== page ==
In the Trump White House, personnel is policy. Tracking who is up and down can shed light on the White House's priorities, on how policy debates are unfolding and on the president's thinking. Peter Navarro's resurgence is a sure indicator that trade and manufacturing policy is heating up in 2018. It's also instructive on how to survive in President Donald Trump's world.

Navarro's White House tenure has been a roller coaster. During the transition, the incoming administration announced he would head a new entity called the National Trade Council. But that organization was later folded into the Office of Trade and Manufacturing Policy, which is not an official policy council, and placed under Navarro's direction. Navarro involved his office in a wide range of issues. But trade policy languished in the first months, and Navarro's views often did not win the day.

Last September, Navarro suffered another blow when Chief of Staff John Kelly reorganized the White House economics team and placed him under the direction of National Economic Council head Gary Cohn, his nemesis. Then, last month, Trump decided to reverse that move.

On Feb. 12, Trump called Navarro into the Oval Office and asked him why his administration's trade policy wasn't more aggressive, according to two senior White House officials. Trump told Navarro that this was the year he wants to move the trade policy forward. He then called in Kelly and told him to move Navarro and his office out of the NEC and restore the office's independence.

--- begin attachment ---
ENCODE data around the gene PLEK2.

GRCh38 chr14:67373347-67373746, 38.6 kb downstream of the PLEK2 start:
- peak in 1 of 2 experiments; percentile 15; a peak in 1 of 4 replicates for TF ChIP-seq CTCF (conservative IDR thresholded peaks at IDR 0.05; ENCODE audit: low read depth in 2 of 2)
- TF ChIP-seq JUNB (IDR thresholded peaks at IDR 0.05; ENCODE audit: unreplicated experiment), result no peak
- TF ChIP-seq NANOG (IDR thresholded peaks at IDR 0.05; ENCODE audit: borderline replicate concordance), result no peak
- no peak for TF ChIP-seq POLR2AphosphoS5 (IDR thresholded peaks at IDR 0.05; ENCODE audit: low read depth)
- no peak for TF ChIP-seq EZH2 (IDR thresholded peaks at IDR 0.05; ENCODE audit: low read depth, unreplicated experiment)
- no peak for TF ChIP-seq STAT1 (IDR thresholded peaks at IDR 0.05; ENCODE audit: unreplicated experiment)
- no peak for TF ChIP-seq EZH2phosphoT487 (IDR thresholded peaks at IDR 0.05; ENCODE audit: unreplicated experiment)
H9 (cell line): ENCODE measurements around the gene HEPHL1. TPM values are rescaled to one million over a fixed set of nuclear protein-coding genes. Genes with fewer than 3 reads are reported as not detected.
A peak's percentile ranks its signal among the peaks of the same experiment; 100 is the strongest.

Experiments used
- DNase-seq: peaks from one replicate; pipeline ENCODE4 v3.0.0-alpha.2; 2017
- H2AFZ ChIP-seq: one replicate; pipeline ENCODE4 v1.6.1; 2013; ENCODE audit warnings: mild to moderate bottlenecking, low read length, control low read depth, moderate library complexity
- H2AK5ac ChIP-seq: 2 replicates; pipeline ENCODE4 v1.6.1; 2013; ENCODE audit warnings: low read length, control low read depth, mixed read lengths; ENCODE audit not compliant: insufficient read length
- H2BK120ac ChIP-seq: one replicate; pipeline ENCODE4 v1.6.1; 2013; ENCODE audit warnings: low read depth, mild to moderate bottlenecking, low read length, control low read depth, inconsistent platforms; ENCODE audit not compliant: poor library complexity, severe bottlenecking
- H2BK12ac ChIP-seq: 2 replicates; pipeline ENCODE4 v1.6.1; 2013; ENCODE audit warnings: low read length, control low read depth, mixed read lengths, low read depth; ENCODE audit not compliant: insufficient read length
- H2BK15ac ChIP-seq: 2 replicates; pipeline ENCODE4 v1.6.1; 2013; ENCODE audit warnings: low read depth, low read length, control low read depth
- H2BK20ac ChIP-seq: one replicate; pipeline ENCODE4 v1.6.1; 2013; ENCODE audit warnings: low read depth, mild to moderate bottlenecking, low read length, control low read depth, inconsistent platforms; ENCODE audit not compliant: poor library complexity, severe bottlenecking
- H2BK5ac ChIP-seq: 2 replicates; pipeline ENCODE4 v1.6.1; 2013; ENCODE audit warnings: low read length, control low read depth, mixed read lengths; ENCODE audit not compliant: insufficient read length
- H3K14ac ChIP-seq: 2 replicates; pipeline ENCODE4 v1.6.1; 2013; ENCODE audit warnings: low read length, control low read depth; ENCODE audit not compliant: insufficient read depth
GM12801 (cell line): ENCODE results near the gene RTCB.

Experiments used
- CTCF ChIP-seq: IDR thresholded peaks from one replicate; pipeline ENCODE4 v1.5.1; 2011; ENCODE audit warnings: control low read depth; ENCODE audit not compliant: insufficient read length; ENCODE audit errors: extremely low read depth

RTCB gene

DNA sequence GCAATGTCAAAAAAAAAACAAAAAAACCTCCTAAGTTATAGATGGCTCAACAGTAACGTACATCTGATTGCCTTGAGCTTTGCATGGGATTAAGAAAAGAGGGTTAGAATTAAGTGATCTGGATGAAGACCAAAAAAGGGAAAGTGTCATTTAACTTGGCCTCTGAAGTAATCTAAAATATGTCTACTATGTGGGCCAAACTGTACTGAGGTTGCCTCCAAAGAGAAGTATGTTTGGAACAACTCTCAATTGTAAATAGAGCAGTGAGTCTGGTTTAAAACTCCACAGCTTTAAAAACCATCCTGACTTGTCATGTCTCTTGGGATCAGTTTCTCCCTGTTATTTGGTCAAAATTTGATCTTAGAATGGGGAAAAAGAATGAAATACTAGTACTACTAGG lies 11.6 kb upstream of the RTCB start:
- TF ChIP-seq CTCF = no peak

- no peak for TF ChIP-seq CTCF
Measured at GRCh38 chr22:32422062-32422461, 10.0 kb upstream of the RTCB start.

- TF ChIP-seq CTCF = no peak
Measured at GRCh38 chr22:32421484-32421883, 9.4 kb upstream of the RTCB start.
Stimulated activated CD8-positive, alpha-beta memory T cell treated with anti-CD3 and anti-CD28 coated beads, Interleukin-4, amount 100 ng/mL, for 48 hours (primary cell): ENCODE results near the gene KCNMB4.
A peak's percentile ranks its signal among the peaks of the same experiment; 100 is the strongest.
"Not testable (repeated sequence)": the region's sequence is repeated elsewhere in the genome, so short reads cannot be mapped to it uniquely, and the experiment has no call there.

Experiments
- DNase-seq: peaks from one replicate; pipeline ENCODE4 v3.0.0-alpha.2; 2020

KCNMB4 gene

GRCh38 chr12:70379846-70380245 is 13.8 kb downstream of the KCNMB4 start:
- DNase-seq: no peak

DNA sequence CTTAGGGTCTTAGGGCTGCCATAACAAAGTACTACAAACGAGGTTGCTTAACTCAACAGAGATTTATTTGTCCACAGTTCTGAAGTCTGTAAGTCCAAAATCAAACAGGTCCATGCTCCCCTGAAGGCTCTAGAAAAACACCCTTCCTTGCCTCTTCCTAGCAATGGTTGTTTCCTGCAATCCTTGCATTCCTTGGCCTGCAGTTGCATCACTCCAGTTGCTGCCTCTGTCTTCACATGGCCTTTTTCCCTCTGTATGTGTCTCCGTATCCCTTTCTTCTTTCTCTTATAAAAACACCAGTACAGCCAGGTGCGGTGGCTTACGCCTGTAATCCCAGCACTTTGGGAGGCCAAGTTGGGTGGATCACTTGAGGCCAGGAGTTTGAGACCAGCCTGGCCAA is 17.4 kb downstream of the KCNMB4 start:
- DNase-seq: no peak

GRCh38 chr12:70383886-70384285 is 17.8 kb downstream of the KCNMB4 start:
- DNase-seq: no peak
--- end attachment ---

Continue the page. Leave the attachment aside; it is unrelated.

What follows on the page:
Navarro will also be promoted to the title of assistant to the president, equal in status to Cohn. The move signals that the Trump administration is moving toward a more confrontational trade policy, especially with China, a focus of Navarro's going back several years. Trump's tariffs announcement was proof of that.

"The president has come to the conclusion that there's nobody in the room who shares the president's views on trade when these decisions are being made," one senior White House official said.

"This has been building for a long time," another senior White House official said. "It's not the nationalists versus the globalists, it's Trump going forward with the trade agenda that he advertised to the American people." White House spokeswoman Natalie Strom declined to comment.

The shift inside the White House is partially due to timing. In addition to the imposition of steel and aluminum tariffs, several major trade decisions are due in the coming months, including confronting China on intellectual property theft and renegotiating major trade deals, including those with Mexico and Canada and with South Korea. On all of these, Trump has expressed his support for a more confrontational position, which tracks the views of Navarro and U.S. Trade Representative Robert Lighthizer.

Some officials believe Kelly had placed Navarro under Cohn for organizational purposes; others are convinced that Kelly was trying to get rid of Navarro as part of his larger purge of campaign officials. Either way, Navarro was a "model prisoner," one White House official said.

Sometimes Navarro's lower rank allowed him to get involved on a more working level. For example, he led the policy coordination committee process that produced a deal to resolve the U.S. dispute with Qatar over the Open Skies Agreement, which was hailed as a win for all sides involved.

When it comes to China, Navarro has been criticized as being extreme, dating back to his 2011 book and documentary entitled "Death by China." But the Trump administration has been hardening on China, especially when it comes to trade and economics. Last week, Trump said past U.S. administrations had allowed China to "get away with murder."

"It's gotten worse and worse over the years, but we'll correct it," Trump said.

The battle over Trump administration trade policy is far from over. But Navarro's turn of fortune holds a lesson for other Trump officials: If you don't like the way the White House is going, keep your head down, do good work and wait. In the Trump administration, both personnel and policy are always subject to huge changes. 

Josh Rogin is a columnist for the Global Opinions section of The Washington Post. He writes about foreign policy and national security.